"That may be true, but the things I experienced and the choices I made during that month were part of what built what I have with Flynn."
"But you built it," Zoe said. "Jordan came back to the Valley at this time because he was connected. He was a piece that had to be added. You needed to resolve your feelings for him, Dana, that was central. But you might have resolved them differently with the same results. You might have forgiven him. You might have realized that you didn't love him, but you valued your history together. The friendship more than the passion. You could've given up what was between you and still found the key. You're not thinking of orange blossoms because the gods smiled on you."
"Orange blossoms might be carrying it a little far, but okay, I follow you." Absently, Dana plucked a piece of chocolate, nibbled on it as she thought things through. "When you circle it back, it's what we were told from the beginning. Each of us is a key. So what we get out of it, or don't, in the end is of our own maki
"But they manipulate," Zoe added. "They put us together, tossed in the circumstances. Bradley may very well have come back to the Valley, it's his home, and he has ambitions here. But without all this, I would never have met him. Malory might have met Flynn at any time, but it's unlikely I'd have met Bradley Charles Vane IV. And what pulled him to me first? The portrait. Manipulating his feelings."
It riled her up just to think about it. With heat in her eyes, she chomped down on chocolate. "I know it's not a painting now. But the change in him is incidental to them. We needed to be pushed together so I could be led to—or away from—the key. Depending on whose side you're on. If I find it, if I don't, my usefulness is at an end, and so is his. Do you think it matters to them if that usefulness involves hurt, and pain, and loss?"
Her temper began to spike, giving her voice an edge. "If it means that his heart, or mine, ends up broken, they won't give a damn. Isn't it just as likely that heartbreak is what's necessary to that last step? Despair and loss, those are in my clue. And blood," she continued. "It won't be his. I won't risk that even to save three souls."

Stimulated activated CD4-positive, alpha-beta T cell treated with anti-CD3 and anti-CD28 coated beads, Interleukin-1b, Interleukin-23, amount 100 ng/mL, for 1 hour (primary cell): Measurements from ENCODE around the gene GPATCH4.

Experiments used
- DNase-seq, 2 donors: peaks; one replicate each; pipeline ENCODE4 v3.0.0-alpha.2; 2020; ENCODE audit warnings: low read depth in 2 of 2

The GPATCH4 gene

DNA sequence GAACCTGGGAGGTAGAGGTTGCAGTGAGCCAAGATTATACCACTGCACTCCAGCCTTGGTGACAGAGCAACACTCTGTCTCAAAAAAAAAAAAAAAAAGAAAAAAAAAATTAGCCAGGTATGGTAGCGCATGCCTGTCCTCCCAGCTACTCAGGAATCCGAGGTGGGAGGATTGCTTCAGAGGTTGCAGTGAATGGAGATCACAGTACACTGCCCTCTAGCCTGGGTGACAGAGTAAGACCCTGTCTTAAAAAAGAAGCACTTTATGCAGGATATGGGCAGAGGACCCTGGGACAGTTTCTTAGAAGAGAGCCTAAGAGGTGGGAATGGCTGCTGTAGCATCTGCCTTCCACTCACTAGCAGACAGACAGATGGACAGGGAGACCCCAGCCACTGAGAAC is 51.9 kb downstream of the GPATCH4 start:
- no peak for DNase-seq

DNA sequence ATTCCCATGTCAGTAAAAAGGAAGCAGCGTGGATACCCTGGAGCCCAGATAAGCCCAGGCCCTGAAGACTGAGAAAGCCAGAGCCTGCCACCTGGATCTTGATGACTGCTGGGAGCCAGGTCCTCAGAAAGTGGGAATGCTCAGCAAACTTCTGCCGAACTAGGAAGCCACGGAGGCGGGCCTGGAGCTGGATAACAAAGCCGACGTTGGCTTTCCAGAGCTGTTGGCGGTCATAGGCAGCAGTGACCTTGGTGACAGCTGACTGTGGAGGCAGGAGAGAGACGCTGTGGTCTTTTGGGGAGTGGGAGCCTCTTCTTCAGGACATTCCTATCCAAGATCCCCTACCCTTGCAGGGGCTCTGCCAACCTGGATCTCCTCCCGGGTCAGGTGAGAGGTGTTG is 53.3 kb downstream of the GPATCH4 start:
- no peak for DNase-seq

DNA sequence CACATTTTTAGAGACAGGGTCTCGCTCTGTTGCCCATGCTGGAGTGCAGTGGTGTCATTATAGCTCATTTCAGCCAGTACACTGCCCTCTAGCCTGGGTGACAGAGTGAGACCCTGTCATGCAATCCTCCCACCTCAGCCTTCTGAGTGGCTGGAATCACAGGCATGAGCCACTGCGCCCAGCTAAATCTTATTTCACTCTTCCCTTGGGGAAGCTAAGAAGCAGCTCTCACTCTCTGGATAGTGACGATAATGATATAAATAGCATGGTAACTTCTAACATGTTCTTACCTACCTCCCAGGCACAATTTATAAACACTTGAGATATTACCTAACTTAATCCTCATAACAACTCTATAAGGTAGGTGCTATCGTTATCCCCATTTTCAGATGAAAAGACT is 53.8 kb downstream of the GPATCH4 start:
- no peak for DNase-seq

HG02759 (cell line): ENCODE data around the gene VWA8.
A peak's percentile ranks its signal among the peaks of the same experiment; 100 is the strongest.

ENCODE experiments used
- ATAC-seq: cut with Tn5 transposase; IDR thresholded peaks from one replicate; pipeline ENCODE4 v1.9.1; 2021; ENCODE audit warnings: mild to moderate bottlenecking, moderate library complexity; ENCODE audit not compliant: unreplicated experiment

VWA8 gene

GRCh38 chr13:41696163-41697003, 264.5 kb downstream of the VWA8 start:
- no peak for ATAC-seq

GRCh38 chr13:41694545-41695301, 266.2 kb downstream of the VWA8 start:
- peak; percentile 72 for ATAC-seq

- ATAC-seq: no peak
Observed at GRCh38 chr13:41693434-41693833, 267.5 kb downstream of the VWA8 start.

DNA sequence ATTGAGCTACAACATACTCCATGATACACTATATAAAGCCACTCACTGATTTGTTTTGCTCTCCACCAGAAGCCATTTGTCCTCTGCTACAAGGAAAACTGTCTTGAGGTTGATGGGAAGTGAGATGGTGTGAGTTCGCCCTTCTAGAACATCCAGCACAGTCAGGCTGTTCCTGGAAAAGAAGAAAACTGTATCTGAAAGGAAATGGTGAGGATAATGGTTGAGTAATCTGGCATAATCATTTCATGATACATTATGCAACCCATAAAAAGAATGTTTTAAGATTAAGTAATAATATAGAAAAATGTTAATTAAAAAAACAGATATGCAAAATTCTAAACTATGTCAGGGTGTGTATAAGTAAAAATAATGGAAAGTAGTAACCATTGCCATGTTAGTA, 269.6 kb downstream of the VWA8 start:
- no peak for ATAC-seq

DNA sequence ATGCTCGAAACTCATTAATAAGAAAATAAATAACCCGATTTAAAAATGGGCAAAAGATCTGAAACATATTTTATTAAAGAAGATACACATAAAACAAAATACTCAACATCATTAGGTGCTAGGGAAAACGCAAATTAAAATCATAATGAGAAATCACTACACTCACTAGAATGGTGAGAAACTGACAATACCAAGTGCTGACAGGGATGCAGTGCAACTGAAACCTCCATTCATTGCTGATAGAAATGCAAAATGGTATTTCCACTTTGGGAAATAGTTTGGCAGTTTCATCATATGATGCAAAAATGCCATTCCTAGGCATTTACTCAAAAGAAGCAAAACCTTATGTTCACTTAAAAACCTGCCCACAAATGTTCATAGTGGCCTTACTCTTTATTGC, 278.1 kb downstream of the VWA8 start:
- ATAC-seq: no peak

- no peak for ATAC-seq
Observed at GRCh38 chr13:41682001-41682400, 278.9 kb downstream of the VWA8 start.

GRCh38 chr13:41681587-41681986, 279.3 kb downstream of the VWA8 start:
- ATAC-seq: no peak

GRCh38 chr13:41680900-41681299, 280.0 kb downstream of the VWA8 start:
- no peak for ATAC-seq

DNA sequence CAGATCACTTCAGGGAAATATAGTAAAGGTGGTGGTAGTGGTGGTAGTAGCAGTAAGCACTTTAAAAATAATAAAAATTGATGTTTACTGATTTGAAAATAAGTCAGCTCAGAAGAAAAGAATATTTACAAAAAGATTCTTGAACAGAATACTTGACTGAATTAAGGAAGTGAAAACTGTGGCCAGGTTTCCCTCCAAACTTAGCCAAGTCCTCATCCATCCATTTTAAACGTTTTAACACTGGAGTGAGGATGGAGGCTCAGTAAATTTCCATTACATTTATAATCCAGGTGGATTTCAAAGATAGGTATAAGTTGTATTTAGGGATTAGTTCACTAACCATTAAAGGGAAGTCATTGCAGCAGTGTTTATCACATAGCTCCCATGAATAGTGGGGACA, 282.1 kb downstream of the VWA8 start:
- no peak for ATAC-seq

"Zoe." Malory spoke carefully. "If you already love each other, then haven't you already built your own end?"
"Have we? Or is that my illusion, and what I'll have to sacrifice? There's another part of the clue. How I'm supposed to look at the goddess, know when it's time to pick up the sword, when it's time to lay it down. Do I fight for what I want for me, or do I surrender it for the good of the whole?"
"Those are reasonable and logical suppositions, reasonable and logical questions." Dana held up a hand before Malory could object. "We don't have to like them, but we should give credence to them. Nobody promised we were all going to land in a big bowl of rose petals at the end of this. What we were promised was a big bowl of money."
"Screw the money," Malory shot back.
"I wish I could tell you to bite your tongue, but unfortunately I feel the same way. However," Dana pointed out, "while Zoe has posed those reasonable, logical suppositions, she's left out the parts about hope and joy and fulfillment. The intersecting paths that lead from one to the other."
"I'm sitting in the heart of that joy and hope and fulfillment right now, with both of you." Zoe held her arms out to encompass the room, the whole of what they'd built. "I'm not leaving them out, but I need to be realistic. I have to be, because I want to believe, almost more than I can stand, that when I come to the end of this, with that goddamn key in my hand, I'm going to have a chance for… for more."
"What's next, then?" Dana asked her.
"I need both of you to think about it. You're the only ones who have actually held one of the keys. Dana, you and Jordan and Flynn know Bradley's house almost as well as he does. I'll take all the help I can get."
She pushed to her feet. "But right this minute, we'd better start answering those phones again."
There was only a sliver of moon left, just a thin slice of curve to float in the black sky. Though she wished, desperately, that a storm would blow in full of mean clouds that would cover even that, Zoe couldn't stop staring at the waning light.
She'd looked everywhere. There were times she was certain her eyes or her fingers had passed over that glint of gold. But she was unable to see or touch it.
Unless she did that within the next forty-eight hours, everything Malory and Dana had been through, all they'd accomplished, would be for nothing.
The Daughters of Glass would forever lie still and empty in their crystal coffins.
Bundled in a jacket, she sat out on the rear deck, trying to hold on to that last splinter of hope.
"It's here. I know it. What am I missing? What haven't I done that I'm supposed to do?"
"Mortals," Kane said from behind her, "look toward what they call the heavens and ask what to do, what to think."
As Zoe froze, he skimmed a fingertip along the base of her neck. She felt the touch like a line of ice.
"It amuses me."
His soft boots made no sound as he walked around her to lean casually back against the deck's railing.
He was so breathtakingly handsome, she thought. Made for the dark. For moonless nights, for storms.
"You've failed," he announced matter-of-factly.
"I haven't." The cold was creeping into her bones, so she had to fight the urge to shiver. "There's time left."
"It ekes away, minute by minute. And when that last sliver of moon is dark, I will have all. And you will have nothing."